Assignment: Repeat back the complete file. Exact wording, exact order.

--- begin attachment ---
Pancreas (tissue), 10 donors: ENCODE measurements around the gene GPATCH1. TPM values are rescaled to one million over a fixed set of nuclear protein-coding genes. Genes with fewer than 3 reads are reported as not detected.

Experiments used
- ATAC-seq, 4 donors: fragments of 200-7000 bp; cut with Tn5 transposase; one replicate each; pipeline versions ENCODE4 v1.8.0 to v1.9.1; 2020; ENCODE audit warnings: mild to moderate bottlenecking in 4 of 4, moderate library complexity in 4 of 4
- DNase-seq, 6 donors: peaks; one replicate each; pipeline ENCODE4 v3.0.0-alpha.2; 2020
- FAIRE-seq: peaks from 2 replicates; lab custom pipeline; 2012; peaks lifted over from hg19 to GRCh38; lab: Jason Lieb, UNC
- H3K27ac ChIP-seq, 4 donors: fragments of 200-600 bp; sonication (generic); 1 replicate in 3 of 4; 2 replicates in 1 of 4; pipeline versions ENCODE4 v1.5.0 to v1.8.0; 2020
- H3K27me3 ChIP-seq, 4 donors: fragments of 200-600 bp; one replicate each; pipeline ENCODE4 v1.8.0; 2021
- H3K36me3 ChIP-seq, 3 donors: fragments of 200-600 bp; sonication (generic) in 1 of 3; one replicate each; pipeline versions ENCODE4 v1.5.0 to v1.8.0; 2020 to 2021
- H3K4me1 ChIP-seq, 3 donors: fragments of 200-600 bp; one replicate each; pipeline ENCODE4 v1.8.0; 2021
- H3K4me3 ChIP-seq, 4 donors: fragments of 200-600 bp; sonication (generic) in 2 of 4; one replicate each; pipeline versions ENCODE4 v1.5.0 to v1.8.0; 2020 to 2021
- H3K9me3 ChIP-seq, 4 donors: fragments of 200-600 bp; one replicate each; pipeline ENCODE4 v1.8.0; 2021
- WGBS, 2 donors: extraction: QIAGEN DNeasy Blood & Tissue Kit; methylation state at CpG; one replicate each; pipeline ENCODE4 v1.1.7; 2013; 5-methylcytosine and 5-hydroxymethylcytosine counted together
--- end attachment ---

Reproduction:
Pancreas (tissue), 10 donors: ENCODE measurements around the gene GPATCH1. TPM values are rescaled to one million over a fixed set of nuclear protein-coding genes. Genes with fewer than 3 reads are reported as not detected.

Experiments used
- ATAC-seq, 4 donors: fragments of 200-7000 bp; cut with Tn5 transposase; one replicate each; pipeline versions ENCODE4 v1.8.0 to v1.9.1; 2020; ENCODE audit warnings: mild to moderate bottlenecking in 4 of 4, moderate library complexity in 4 of 4
- DNase-seq, 6 donors: peaks; one replicate each; pipeline ENCODE4 v3.0.0-alpha.2; 2020
- FAIRE-seq: peaks from 2 replicates; lab custom pipeline; 2012; peaks lifted over from hg19 to GRCh38; lab: Jason Lieb, UNC
- H3K27ac ChIP-seq, 4 donors: fragments of 200-600 bp; sonication (generic); 1 replicate in 3 of 4; 2 replicates in 1 of 4; pipeline versions ENCODE4 v1.5.0 to v1.8.0; 2020
- H3K27me3 ChIP-seq, 4 donors: fragments of 200-600 bp; one replicate each; pipeline ENCODE4 v1.8.0; 2021
- H3K36me3 ChIP-seq, 3 donors: fragments of 200-600 bp; sonication (generic) in 1 of 3; one replicate each; pipeline versions ENCODE4 v1.5.0 to v1.8.0; 2020 to 2021
- H3K4me1 ChIP-seq, 3 donors: fragments of 200-600 bp; one replicate each; pipeline ENCODE4 v1.8.0; 2021
- H3K4me3 ChIP-seq, 4 donors: fragments of 200-600 bp; sonication (generic) in 2 of 4; one replicate each; pipeline versions ENCODE4 v1.5.0 to v1.8.0; 2020 to 2021
- H3K9me3 ChIP-seq, 4 donors: fragments of 200-600 bp; one replicate each; pipeline ENCODE4 v1.8.0; 2021
- WGBS, 2 donors: extraction: QIAGEN DNeasy Blood & Tissue Kit; methylation state at CpG; one replicate each; pipeline ENCODE4 v1.1.7; 2013; 5-methylcytosine and 5-hydroxymethylcytosine counted together